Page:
In the know Featured

7:22am EDT October 31, 2003
As employees become increasingly aware of the costs of health care and are being asked to pay more of their share, they are becoming smarter consumers.

With benefit enrollment sessions underway at many companies, employers are looking to provide useful tools and credible information to help employees navigate successfully through health care options and benefits choices.

Savvy employers turn to carriers that can help educate employees by providing tools that offer health and benefit management information online at any time. More and more, employees are accessing health information through the Internet to become better-informed decision-makers.

Approximately 109 million U.S. Web users have sought health care information online in the past year, up from 97 million in 2001, according to a Harris Interactive survey.

What to look for in a carrier

Cutting-edge benefits companies support the movement toward consumerism and are providing online information and personalized tools to guide employees through the complex maze of health information and employee benefits.

As a result, they are raising awareness among employees about the true costs of health care and turning high-demand consumers into more prudent and discerning purchasers.

Employers should look for several features when choosing a carrier that will help employees understand their options while engaging them in the selection, purchase and use of their benefits. Some things to look for:

* Employee self-service Web sites allow employees to review benefits online, enroll or make changes throughout the year, and run "what if" scenarios to view the impact of benefit and coverage changes to their paychecks.

* Interactive wellness programs provide information to users on disease prevention, condition education, behavior modifications and health promotion.

* Hospital comparison tools provide online access to evidence-based outcomes information such as mortality rates and length of inpatient stays on local hospitals for certain procedures and diagnoses.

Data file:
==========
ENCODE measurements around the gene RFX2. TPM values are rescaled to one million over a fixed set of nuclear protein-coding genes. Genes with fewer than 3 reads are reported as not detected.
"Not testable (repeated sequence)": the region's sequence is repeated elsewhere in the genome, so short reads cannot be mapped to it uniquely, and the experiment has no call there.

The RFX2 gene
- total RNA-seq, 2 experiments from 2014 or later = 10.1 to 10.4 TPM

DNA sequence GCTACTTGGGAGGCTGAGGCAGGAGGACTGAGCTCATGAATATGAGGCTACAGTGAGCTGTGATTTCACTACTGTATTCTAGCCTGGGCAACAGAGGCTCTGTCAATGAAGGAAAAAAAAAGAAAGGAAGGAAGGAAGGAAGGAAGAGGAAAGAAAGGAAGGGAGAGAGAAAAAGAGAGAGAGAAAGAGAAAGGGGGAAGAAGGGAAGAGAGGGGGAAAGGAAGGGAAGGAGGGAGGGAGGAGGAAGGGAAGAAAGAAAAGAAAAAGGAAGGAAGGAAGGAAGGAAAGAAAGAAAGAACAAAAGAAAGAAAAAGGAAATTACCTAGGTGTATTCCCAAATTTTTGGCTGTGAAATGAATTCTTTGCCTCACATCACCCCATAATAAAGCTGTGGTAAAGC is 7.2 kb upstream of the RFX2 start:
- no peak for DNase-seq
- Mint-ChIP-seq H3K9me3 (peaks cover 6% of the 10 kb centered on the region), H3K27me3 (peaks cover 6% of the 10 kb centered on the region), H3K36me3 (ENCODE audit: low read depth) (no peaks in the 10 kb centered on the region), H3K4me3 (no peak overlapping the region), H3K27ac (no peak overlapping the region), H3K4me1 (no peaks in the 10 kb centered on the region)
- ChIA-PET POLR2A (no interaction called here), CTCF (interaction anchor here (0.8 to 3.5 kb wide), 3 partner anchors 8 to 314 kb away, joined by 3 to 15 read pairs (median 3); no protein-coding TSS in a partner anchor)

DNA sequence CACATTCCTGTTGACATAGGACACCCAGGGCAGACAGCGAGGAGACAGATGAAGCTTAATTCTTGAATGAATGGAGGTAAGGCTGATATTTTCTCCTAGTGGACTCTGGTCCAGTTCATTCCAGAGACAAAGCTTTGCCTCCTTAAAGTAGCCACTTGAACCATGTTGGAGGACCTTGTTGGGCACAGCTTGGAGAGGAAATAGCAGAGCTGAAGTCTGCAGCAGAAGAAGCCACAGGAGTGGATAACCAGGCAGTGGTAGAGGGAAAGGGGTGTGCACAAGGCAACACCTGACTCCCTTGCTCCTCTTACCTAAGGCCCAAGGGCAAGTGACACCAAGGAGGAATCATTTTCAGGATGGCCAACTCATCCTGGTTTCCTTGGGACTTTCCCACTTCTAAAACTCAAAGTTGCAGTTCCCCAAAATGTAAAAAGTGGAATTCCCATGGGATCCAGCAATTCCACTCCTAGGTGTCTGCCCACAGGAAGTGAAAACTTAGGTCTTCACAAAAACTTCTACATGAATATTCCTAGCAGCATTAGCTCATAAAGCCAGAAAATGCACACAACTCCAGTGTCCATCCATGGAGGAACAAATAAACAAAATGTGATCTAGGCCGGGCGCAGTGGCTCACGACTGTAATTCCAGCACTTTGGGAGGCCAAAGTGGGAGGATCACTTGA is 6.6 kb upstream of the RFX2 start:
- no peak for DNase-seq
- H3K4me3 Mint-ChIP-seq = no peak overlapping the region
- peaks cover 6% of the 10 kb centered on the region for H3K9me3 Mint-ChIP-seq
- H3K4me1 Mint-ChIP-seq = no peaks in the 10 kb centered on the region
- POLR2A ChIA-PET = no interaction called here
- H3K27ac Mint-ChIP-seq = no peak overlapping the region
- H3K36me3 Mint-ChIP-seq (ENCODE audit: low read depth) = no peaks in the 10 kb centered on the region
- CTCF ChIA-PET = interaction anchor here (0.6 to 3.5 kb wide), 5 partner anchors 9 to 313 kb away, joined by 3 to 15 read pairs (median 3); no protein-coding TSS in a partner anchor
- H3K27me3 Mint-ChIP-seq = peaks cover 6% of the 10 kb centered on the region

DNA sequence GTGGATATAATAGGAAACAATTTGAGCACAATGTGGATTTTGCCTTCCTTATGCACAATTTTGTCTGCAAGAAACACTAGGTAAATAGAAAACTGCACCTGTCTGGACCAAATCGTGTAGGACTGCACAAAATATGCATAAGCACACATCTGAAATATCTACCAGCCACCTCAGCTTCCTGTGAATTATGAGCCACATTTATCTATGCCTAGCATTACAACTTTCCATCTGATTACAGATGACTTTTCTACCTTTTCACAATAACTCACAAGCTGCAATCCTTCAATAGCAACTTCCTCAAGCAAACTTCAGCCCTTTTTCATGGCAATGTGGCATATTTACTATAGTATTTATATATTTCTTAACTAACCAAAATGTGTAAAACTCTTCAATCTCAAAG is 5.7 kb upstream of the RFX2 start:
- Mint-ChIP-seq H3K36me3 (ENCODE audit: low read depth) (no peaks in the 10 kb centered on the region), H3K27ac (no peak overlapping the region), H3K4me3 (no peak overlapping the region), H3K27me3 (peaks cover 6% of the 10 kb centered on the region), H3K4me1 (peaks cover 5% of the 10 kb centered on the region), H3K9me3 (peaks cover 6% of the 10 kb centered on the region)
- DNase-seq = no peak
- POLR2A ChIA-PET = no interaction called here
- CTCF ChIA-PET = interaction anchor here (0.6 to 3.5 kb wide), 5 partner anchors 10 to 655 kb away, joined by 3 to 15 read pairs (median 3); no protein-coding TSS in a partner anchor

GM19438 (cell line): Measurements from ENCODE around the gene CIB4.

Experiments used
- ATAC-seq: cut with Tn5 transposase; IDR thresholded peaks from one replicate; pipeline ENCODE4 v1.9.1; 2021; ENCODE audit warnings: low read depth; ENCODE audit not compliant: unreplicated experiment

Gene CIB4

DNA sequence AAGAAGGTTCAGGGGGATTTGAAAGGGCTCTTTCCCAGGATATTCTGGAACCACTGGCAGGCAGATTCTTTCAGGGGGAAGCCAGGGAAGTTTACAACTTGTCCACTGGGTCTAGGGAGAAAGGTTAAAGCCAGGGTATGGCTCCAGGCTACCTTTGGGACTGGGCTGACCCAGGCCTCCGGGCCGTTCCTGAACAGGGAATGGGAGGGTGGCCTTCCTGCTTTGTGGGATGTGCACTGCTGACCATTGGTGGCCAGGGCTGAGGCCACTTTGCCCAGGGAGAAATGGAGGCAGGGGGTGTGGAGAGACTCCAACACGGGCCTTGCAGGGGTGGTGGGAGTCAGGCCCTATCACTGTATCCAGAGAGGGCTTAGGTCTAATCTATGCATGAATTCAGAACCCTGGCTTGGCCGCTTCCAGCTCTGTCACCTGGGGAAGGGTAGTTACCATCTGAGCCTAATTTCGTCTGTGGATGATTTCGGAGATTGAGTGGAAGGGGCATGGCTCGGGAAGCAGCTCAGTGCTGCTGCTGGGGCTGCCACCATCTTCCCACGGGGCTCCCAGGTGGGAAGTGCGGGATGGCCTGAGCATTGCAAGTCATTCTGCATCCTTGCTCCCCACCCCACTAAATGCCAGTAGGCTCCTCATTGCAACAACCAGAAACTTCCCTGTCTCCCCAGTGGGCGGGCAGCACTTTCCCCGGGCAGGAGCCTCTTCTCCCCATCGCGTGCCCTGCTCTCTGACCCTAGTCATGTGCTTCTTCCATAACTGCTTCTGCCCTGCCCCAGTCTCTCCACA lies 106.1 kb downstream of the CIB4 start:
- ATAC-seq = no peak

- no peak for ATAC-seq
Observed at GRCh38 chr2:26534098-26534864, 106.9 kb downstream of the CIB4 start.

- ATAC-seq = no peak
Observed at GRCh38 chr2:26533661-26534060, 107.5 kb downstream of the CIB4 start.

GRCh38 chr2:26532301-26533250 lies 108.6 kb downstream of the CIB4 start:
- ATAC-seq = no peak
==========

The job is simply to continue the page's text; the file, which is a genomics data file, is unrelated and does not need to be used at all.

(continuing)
* Drug comparison tools enable members to obtain cost information on prescription drugs and determine the availability of a less costly generic alternative.

* Medical procedure tools let members compare physicians' fees for common procedures such as physical examinations, and highlight the value of accessing in-network care compared to out-of-network doctors.

* Health information hotlines provide users with access to registered nurses who can offer information on health issues, medical procedures and treatment options 24 hours a day.

Smart benefits shoppers are armed with information and are looking for an easy approach to managing their personalized benefits plan. About 31 percent of Americans say they will turn to the Internet the next time they need health information, according to the Pew Internet and American Life Project; 93 percent of health information seekers have gone online to look for information about a particular illness or condition, while 55 percent gathered information before visiting a doctor.

Benefits companies that provide strong technological capabilities to meet the growing demand for better and more information will keep employees satisfied over the long term and confident that they are making intelligent and responsible health care decisions for their own well-being and that of their families. Paul Martino is vice president of Sales and Service covering Illinois and Wisconsin. He is responsible for managing sales and client management for Aetna's middle market segment, which includes businesses with 51 to 3,000 employee lives. Martino is based in Chicago. For more information, contact him at MartinoP@aetna.com or (312) 928-3754.